The next question is do you have your suppressor mounts in place, everything cleaned and Lok-Tite’ed, optics zero’ed, sling attached and adjusted, hydration bladder clean, light mounted with fresh batteries, and mags loaded? How about a lightweight pack with the bare minimum basics that can be supplemented as needed.

Picture shows an Army-issued first aid kit.
Packed in a MOLLE Army digital camo pouch, this first aid kit treats minor cuts to serious wounds and is useful for a bug out scenario.

Most importantly, do you have a FAK – First Aid Kit setup, because the probability is high you will get shot or have a misstep in SHTF madness. Generally, I like to have at least a CAT-style tourniquet, Israeli compression bandage, and Halo patches. However, I like to have a basic band-aid and antibiotic ointment kit, butterfly sutures, and mini super glue tube to close wounds. I am surprised how many times I have used super glue to close a wound and a compression bandage to address a sprain.

Options to Not Get Bogged Down

Two options I really like are a couple grab-and-go setups based on simple chest rigs and simple battle belts which are trim and light if they are not loaded down with 20 pounds of gear. Both could be stuffed into a standard duffle to bolt out the door. I have some simple chest rig setups for just a few basic uses including simple hiking stuff that includes, FAK, radio, multitool, and the AR mag slots serve as a small water bottle and snack holders.


I have another setup for hunting with .308 mags and a few essentials, and one more tactically focused with AR and pistol mags. These seem to provide a really streamlined option usually with 3–4 slots for both AR and pistol mag pouches plus room for a FAK.

The other simple and extremely comfortable solution is a simple battle belt with just a very few elements such as a pistol, FAK, and single AR and pistol mag holders, plus an amazingly useful fold-up dump bag with drawstring top. If you do not have a $20 fold-up dump bag on your belt, you are missing out of the single most useful and versatile piece equipment you can have on your belt that can do anything from hold a water bottle, extra mags, snacks, pick up range brass, cell phone and wallet holder…etc. and the list goes on. A simple and weight optimized battle belt plus chest harness for the extras is a very tight setup.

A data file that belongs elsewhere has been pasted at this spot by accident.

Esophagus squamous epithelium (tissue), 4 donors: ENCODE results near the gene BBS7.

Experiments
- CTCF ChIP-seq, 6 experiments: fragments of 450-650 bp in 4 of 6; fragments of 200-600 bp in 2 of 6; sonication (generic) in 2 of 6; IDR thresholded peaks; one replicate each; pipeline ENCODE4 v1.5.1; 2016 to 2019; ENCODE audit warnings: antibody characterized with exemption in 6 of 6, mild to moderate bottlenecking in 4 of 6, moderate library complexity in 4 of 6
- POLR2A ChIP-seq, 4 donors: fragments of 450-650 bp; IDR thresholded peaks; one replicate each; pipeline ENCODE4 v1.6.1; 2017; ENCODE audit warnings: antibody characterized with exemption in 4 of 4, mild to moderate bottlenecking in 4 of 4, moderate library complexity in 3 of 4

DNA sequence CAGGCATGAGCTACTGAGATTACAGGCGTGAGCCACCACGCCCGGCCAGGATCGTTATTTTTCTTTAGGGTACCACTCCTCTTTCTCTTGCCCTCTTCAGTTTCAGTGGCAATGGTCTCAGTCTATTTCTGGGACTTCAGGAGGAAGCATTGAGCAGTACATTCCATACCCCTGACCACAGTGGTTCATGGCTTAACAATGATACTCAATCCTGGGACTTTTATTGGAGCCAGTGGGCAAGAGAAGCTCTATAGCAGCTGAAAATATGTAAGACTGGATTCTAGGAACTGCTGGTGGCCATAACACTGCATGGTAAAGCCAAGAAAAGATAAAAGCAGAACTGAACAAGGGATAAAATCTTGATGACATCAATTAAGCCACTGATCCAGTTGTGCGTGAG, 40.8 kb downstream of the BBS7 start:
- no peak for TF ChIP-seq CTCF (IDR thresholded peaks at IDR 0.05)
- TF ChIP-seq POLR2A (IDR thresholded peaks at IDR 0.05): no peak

Getting Stuff Setup Right

Other simple things such as assuring the FAK kit you purchased actually has the items — and “quality” of items — you might need like adding two sets of rubber gloves, a CPR vomit shield (usually people vomit when resuscitated), compact safety clothing cutter, and sharpie to record the time and date and mark injury locations.

Ziploc bag with multiple loaded magazines
How about preload and pack your AR and pistol mags as a quick bug out bag.

When was the last time you swapped out those snack bars and batteries in your pack, checked the expiration date of Aquapure water purification and IOSAT tablets? How effective are some of those 10-year old bandages that have now disintegrated.

Thousands of people have purchased LifeStraws and Sawyer inline water filters. However, most people forget to pack four feet of tubing, a simple cloth filter, and a water scoop bag to allow post collection purification, versus being required to dwell at a likely congested water source filtering water. Two 4-mil heavy poly bags and attaching 4-feet of tubing to a LifeStraw or inline filter delivers a more sophisticated offline gravity fed purification option vs being limited to a sip only option at a water source.

Coms and Electronics — Another Ball of Twine

Communication gear is another entirely different set of skills ranging from kids with a pack of $20 walkie talkies to $5,000 handheld Ham radios. Baofeng U5R are the standard prepper radio and offer a ton of power and flexibility at a sub-$40 cost.

A solid coms platform is only as good as the training and familiarity by your family and friends, and I can tell you that the U5R or any radio is not something learned, or programmed, in the field or after stuff starts to happen. The universal, easy-to-use magic radios shown in the movies are BS. This coms training can set you apart from people wandering aimlessly during the apocalypse.

Belly band holster, with GLock pistol, chest rig loaded with a full size handgun and spare magazines, and Ziploc bag of loaded pistol mags
Modular packs work in combination or as stand alone units tailored to the bug out task or mission.

A level of communication and coordination that allows you to get things done safely is a huge advantage. All my radios all pre-programmed identically with pre-noted stations and coded station IDs. That is done, along with turning off the super blinky transmit and receive lights that would give your location away from over ¼-mile. I still need earpieces and PTT – Push to Talk modules all routed and nested into my equipment, but those are luxuries.

I only had the 110-volt chargers for my radios and added a couple USB radio charges, because having other charging options such as solar USB charges could be handy.  Obviously, a quality solar charger, charging bricks, and USB rechargeable flashlights can be vital. Did you know there are CR123, AAA, AA, and other common batteries that have onboard micro USB cord recharging ports? They work great to convert your favorite standard devices to USB recharging if needed. I use them constantly while globally traveling.